The voice commanded Stiel to deliver a message to Sir Henry Clinton, commander in chief of the British forces, that he should order General George Washington to surrender “himself and his Troops to the Kings Army.” Failure to do so would mean God’s wrath would fall upon the Americans. Stiel warned that all the “Blacks in America would rise up against Washington’s forces….For…the Lord would be on their side.” Continue reading
Midget, feeble-minded, crippled, lame, and insane: these terms and the historical photographs that accompany them may seem shocking to present-day audiences. A young woman with no arms wears a sequined tutu and smiles for the camera as she smokes a cigarette with her toes; a man holds up two prosthetic legs while his own legs are bared to the knees to show his missing feet.
The photos were used as promotional material for circus sideshows, charity drives, and art galleries. They were found on begging cards and in family albums. In Picturing Disability: Beggar, Freak, Citizen, and Other Photographic Rhetoric, Bogdan and his collaborators gather over 200 historical photographs showing how people with disabilities have been presented and exploring the contexts in which they were photographed. Continue reading
Social media is often credited with igniting and organizing the Arab Spring revolutions in the Middle East, yet this is not the first time that media has acted as a catalyst for large-scale political change.
Two hundred years ago during the American Revolution real-time reporting was responsible for uniting colonists looking to break free from British rule. Colonial newspaper reports kept the colonists motivated and informed, and without them, it’s possible the revolution may not have happened. Continue reading
In 1862 twenty-one-year-old Morris Brown Jr. left his studies at Hamilton College to take up the Union cause. He quickly rose in rank from sergeant major to captain and acting regimental commander for the 126th New York Volunteers. Fight All Day, March All Night: A Medal of Honor Recipient’s Story (SUNY Press Excelsior Editions, 2012) is the narrative of a young Civil War officer, as told through his letters from the battlefield and edited by Civil War historian Wayne Mahood.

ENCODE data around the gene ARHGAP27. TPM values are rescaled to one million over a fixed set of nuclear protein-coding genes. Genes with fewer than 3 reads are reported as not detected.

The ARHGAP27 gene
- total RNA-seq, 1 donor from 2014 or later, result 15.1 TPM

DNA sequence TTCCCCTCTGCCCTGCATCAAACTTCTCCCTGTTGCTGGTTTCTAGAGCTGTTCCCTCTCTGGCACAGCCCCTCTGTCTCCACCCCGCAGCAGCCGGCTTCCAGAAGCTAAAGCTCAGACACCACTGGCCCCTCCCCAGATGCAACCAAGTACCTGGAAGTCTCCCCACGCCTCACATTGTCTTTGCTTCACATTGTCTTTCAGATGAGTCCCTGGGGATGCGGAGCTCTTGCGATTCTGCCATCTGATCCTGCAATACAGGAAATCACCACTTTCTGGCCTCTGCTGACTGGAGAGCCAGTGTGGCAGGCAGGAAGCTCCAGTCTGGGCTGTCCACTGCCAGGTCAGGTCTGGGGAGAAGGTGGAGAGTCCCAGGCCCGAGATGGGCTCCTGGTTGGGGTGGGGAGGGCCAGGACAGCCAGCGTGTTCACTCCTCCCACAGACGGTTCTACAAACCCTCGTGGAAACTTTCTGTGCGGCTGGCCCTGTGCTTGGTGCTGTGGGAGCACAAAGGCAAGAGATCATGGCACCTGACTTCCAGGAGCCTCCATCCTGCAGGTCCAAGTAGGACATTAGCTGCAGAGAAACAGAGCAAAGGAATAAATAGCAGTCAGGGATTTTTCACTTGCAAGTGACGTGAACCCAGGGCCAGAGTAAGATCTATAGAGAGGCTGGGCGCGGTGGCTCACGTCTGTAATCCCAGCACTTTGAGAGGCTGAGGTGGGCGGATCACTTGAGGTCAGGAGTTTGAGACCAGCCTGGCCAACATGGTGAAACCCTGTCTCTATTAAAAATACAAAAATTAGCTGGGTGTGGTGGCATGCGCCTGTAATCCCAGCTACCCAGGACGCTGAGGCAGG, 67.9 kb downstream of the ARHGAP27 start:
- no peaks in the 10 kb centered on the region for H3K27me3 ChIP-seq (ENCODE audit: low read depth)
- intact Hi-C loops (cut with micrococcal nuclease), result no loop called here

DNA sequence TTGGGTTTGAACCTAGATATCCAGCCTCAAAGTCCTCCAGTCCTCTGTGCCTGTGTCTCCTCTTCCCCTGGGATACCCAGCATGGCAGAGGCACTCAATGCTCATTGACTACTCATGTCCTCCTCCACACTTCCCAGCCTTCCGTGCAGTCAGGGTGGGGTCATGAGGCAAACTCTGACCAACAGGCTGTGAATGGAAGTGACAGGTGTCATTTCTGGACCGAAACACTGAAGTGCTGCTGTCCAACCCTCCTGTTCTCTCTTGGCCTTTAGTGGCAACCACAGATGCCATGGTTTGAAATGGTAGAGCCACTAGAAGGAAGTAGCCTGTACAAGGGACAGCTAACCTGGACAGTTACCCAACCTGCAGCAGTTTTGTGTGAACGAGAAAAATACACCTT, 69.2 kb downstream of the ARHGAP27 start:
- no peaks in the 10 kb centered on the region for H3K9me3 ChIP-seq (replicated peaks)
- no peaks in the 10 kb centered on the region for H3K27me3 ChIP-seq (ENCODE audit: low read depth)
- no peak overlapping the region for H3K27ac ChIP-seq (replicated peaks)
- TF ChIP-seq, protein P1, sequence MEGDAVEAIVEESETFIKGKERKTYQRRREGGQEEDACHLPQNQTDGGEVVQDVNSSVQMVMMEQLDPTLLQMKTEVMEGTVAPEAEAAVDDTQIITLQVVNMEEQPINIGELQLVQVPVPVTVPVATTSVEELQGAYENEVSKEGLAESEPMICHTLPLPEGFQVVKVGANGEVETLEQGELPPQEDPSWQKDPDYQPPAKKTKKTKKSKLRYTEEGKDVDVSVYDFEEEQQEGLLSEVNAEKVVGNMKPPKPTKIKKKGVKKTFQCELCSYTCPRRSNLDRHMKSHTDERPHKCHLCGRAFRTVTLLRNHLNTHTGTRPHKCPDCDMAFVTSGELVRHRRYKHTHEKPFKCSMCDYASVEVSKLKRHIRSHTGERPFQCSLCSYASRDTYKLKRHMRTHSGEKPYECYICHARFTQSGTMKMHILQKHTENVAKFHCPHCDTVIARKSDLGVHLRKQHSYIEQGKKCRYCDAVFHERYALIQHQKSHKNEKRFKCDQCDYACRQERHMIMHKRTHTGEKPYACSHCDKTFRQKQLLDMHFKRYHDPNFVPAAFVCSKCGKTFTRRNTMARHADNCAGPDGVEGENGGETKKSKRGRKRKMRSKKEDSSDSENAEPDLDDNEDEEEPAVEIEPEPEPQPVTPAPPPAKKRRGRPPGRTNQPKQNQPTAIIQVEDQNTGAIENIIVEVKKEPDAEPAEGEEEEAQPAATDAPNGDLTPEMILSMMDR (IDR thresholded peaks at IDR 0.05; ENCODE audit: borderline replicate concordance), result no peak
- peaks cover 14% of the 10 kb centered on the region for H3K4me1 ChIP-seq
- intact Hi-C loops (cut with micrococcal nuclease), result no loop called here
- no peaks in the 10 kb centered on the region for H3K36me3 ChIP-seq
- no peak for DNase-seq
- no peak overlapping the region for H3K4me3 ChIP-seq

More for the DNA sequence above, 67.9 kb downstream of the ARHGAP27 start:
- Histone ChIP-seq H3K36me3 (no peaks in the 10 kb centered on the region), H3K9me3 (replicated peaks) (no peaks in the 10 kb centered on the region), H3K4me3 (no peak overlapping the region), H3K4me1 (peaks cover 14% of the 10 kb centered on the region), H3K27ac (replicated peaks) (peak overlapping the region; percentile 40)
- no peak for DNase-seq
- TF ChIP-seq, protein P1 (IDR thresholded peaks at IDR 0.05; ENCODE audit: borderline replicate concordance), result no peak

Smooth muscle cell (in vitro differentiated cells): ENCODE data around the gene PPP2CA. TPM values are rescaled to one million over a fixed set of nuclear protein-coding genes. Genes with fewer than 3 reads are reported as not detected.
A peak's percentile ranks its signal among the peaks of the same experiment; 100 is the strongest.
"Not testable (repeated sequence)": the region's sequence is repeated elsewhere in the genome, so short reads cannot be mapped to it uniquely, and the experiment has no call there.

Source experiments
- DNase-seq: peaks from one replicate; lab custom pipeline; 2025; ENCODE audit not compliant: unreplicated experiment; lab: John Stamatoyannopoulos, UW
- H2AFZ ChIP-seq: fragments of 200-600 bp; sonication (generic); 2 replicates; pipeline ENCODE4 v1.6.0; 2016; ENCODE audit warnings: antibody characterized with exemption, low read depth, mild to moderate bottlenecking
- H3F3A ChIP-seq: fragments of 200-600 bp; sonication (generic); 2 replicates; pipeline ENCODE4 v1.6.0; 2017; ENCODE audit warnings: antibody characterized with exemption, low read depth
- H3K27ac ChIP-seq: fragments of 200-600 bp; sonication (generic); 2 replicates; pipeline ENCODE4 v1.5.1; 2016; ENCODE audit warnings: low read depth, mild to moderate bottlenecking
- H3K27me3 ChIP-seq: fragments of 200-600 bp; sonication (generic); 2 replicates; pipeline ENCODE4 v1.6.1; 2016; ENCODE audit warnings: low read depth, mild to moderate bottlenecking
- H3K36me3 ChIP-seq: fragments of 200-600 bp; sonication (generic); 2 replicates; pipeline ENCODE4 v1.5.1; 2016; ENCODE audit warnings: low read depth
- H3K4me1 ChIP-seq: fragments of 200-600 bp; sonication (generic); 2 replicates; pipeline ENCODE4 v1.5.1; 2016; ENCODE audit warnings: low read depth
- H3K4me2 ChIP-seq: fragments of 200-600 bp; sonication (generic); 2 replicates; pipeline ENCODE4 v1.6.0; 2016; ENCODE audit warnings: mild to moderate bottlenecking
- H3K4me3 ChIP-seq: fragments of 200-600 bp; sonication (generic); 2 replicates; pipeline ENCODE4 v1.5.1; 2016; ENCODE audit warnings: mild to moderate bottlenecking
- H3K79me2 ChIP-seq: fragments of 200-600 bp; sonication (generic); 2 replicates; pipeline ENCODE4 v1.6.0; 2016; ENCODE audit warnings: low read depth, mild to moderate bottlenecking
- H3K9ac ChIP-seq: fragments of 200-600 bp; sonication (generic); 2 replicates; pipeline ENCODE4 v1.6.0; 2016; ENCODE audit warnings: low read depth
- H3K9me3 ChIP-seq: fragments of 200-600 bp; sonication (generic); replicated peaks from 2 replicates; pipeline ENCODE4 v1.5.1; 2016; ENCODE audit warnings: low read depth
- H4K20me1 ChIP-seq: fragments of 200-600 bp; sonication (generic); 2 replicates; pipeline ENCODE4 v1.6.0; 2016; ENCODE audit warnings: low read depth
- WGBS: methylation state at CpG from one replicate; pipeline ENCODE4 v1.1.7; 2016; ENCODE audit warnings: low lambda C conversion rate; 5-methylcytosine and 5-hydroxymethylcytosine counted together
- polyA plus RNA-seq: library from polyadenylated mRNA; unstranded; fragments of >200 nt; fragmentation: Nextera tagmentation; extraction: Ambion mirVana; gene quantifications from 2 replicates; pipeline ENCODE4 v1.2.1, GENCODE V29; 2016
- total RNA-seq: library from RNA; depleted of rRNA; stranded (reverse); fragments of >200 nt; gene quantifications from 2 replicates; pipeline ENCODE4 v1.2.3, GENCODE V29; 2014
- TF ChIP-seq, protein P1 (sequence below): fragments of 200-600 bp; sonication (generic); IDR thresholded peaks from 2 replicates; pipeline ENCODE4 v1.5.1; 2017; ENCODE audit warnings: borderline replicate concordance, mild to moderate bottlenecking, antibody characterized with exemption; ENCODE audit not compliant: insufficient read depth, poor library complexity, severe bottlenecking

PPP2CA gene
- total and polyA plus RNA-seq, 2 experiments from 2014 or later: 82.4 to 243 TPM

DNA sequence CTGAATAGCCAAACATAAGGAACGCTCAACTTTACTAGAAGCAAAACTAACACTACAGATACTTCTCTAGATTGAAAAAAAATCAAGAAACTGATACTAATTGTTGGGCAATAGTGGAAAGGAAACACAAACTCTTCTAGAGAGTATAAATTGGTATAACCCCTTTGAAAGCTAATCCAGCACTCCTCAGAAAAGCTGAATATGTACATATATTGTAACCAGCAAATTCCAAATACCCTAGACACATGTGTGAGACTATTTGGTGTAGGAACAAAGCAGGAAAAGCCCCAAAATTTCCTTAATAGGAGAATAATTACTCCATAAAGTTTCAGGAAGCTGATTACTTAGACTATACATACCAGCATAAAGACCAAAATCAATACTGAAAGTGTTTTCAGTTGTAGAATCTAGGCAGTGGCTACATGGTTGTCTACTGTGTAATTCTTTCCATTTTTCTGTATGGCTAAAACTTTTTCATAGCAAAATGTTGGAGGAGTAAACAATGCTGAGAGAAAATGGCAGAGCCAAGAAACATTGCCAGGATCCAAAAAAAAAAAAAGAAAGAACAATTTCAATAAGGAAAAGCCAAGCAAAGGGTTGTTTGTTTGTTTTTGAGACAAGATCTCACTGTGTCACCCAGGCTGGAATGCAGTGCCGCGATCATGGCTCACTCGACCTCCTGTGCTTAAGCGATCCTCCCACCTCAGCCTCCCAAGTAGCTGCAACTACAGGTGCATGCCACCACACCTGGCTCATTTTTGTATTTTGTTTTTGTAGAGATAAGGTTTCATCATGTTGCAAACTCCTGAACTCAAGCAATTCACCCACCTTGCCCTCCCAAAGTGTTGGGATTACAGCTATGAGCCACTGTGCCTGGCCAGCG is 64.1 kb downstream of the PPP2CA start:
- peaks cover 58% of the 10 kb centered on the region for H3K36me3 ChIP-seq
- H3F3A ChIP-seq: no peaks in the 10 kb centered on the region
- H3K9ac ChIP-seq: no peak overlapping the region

In letters written to his family in Penn Yan, New York, Brown describes his experiences at war: the unseemly carping between fellow officers, the fear that gripped men facing battle, and the longing to return home. Brown’s letters also reveal an ambitious young man who not only wanted recognition but also wanted to assure himself of a financial future. Continue reading
The Adirondack region has long been a favorite of skiers, as its mountains and snow cover provided a perfect landscape for downhill ski areas to develop during the Great Depression, when New Yorkers looked for an affordable escape to beat the winter blues. Over the decades, ski areas expanded with new lifts, lodges and trails. Despite the popularity of the sport, many ski areas have disappeared, yet countless people still hold fond memories of them.
Ski historian Jeremy Davis, the founder of the New England Lost Ski Areas Project (NELSAP), has released a new book on the subject. Lost Ski Areas of the Southern Adirondacks (History Press, 2012). A lost ski area is “a ski area that once offered lift-served, organized skiing, but is now abandoned and closed for good. For NELSAP’s purposes it had to have a lift – it could be a simple rope tow or multiple chairlifts, but it had to have a lift. The size of the area or number of lifts isn’t important,” Davis told Adirondack Almanack‘s Jeff Farbaniec in an interview last year. Continue reading